Dental clinic tells more than 560 of its patients to get HIV tests

Dental clinic tells more than 560 of its patients to get HIV tests

May 20, 2019

Dental clinic tells more than 560 of its patients to get HIV and hepatitis tests after admitting hygienist repeatedly used unclean scaler

  • 563 patients at Dentality @ Hoddesdon are warned to get tests for infections
  • Hygienist did not sterilise plaque-removing tool as often she she should have
  • Staff raised alarm but it took health officials three months to alert patients
  • The hygienist is no longer at the practice but can still work under monitoring
  • Were you affected by this incident? Email [email protected] 

More than 560 patients at a dental surgery have been urged to get HIV tests because of unclean equipment.

Dentality @ Hoddesdon in Hertfordshire sent letters to the patients telling them they were at risk of infections including HIV and hepatitis because a hygienist had failed to sterilise an ultrasonic scaler.

The mistake was discovered in January but it took three months for health officials to act after they were informed of the blunder.

The female hygienist, who is self-employed and from London, no longer works with the practice but is able to continue in her job under monitoring.

More than 560 patients at Dentality @ Hoddesdon have been told to get tested for HIV and hepatitis infections after a hygienist repeatedly used a plaque-removing scaler that had not been sterilised as often as it should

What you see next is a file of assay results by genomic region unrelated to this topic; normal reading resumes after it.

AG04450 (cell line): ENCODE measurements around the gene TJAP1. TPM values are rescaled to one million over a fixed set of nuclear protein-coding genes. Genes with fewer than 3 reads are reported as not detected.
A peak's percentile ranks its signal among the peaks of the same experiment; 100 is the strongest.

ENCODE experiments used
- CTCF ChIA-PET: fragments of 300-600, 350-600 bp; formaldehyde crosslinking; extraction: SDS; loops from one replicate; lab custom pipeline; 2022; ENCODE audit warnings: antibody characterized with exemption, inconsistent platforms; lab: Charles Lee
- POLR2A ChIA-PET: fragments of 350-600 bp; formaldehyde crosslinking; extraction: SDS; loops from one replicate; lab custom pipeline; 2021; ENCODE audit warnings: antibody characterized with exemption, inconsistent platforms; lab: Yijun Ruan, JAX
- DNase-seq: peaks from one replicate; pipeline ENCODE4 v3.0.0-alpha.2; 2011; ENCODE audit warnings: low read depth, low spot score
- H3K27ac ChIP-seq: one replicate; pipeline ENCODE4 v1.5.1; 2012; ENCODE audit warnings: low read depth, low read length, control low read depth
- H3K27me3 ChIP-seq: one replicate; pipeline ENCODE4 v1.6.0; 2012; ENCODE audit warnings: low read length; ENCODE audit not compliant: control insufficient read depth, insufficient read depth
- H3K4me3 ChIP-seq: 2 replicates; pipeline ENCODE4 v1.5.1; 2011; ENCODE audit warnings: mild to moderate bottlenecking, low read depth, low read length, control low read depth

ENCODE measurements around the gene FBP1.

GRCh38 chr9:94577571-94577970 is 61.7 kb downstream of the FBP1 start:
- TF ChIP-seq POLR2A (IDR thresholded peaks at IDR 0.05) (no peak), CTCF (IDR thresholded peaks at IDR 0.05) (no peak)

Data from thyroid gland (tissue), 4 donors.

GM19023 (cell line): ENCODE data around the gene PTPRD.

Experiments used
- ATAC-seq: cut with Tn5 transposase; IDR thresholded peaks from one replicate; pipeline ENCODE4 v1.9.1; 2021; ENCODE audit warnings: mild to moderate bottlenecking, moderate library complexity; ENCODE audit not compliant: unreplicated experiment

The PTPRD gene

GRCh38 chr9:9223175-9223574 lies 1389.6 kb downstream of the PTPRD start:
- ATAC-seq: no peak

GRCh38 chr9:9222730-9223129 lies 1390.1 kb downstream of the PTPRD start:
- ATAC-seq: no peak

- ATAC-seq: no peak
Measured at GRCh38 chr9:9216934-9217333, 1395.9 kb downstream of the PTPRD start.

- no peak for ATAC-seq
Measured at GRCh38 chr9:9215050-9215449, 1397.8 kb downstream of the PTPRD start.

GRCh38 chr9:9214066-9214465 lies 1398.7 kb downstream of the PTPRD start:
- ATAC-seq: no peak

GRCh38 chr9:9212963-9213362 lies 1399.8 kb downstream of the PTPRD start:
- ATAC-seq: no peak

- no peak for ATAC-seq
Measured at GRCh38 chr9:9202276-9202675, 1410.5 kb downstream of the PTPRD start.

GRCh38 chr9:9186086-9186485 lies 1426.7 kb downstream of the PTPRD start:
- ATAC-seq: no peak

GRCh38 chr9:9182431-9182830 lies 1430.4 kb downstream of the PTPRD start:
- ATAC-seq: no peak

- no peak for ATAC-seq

She is not believed to have had any infection but it is unknown whether any of her patients did.

One patient at the practice told The Sun: ‘You get a letter telling you to get an HIV test and it’s terrifying. They can say the risk is small all they want — but the truth is that they don’t actually know.

‘The fact it took them three months to warn everyone is disgusting. How many more people could have been infected in that time?’

Public Health England said there is a chance the 563 patients treated by her could have an infection, although the risk is very low.

Dr Jorg Hoffmann, of Public Health England East, told The Sun: ‘The risk of contracting hepatitis B, hepatitis C or HIV is extremely low and testing is being offered as a precautionary measure.’

An ultrasonic scaler works by using high frequency vibrations to remove plaque from teeth.

Staff raised the alarm after they realised the tool was not being put in a steriliser as often as it should have.

Dr Vishaal Shah, of Dentality @ Hoddesdon, said the practice ‘always puts patients first’.

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